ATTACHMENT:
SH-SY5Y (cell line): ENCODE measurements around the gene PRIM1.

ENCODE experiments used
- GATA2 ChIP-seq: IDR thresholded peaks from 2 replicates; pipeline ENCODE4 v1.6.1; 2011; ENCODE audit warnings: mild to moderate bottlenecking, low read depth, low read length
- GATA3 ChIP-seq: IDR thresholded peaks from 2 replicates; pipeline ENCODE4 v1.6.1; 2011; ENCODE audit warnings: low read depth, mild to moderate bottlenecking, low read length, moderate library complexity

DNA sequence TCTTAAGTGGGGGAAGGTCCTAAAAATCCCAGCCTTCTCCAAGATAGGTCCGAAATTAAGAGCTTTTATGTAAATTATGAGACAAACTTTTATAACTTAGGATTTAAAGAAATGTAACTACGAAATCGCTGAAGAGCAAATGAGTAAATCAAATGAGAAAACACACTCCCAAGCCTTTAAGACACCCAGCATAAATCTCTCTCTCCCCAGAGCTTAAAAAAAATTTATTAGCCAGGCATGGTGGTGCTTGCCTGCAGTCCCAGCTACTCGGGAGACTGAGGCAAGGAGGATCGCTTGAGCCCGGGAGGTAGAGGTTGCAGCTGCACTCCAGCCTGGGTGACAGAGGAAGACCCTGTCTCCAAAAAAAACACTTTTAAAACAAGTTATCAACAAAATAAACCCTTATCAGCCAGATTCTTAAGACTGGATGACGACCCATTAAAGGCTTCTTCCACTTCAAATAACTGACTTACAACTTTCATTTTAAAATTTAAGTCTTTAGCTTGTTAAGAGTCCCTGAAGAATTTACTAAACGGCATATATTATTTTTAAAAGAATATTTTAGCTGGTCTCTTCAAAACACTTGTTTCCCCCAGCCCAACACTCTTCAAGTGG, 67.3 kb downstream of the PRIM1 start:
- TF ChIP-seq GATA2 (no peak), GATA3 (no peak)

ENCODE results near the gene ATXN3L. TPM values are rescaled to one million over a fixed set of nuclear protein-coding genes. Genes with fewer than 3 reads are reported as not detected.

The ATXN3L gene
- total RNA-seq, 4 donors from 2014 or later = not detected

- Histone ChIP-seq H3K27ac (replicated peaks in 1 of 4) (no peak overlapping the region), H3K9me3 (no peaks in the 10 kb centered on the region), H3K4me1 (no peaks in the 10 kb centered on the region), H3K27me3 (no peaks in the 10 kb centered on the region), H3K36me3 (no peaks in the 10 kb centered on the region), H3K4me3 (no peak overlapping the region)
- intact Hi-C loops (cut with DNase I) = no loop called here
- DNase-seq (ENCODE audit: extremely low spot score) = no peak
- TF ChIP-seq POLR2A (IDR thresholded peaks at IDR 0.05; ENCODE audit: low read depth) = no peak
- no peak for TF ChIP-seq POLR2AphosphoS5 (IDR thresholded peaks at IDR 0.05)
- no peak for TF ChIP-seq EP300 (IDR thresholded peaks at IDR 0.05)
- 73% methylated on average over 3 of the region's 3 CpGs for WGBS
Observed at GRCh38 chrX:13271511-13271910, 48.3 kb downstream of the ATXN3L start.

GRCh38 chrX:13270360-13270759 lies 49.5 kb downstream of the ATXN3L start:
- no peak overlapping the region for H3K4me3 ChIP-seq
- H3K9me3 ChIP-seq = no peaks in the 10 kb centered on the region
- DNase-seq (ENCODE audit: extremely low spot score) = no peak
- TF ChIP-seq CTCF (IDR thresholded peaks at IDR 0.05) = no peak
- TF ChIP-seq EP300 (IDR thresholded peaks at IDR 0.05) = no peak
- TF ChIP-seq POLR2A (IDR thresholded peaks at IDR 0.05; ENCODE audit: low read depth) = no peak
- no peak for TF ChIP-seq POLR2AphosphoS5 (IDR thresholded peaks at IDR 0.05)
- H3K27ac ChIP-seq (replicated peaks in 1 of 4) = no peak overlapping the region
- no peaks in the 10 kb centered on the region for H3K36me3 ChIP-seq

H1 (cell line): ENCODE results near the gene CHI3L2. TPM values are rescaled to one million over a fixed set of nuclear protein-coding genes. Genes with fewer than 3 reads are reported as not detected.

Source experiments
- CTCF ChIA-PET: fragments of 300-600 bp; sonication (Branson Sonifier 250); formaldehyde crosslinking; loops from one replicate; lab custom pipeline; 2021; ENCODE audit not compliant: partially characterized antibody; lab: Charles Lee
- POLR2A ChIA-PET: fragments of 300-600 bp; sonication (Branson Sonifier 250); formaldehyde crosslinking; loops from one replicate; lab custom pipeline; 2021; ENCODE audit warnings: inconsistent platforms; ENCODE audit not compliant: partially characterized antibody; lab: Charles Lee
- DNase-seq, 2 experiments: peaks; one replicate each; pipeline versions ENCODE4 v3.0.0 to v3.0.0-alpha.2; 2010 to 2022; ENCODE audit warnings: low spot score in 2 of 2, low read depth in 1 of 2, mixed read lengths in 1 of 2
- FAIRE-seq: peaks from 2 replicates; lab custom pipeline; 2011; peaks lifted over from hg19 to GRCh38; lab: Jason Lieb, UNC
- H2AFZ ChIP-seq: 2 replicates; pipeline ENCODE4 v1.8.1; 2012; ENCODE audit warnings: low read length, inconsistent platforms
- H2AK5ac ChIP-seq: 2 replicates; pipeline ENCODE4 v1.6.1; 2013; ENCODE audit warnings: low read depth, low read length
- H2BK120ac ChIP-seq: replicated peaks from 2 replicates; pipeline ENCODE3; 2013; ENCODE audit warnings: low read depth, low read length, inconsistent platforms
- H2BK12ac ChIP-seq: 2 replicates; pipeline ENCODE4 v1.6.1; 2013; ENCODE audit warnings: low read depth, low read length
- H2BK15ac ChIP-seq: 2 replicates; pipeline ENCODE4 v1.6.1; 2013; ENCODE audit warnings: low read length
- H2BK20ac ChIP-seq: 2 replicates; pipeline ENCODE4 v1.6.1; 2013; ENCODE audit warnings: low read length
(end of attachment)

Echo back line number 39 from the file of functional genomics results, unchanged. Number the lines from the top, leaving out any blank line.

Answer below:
- H2BK20ac ChIP-seq: 2 replicates; pipeline ENCODE4 v1.6.1; 2013; ENCODE audit warnings: low read length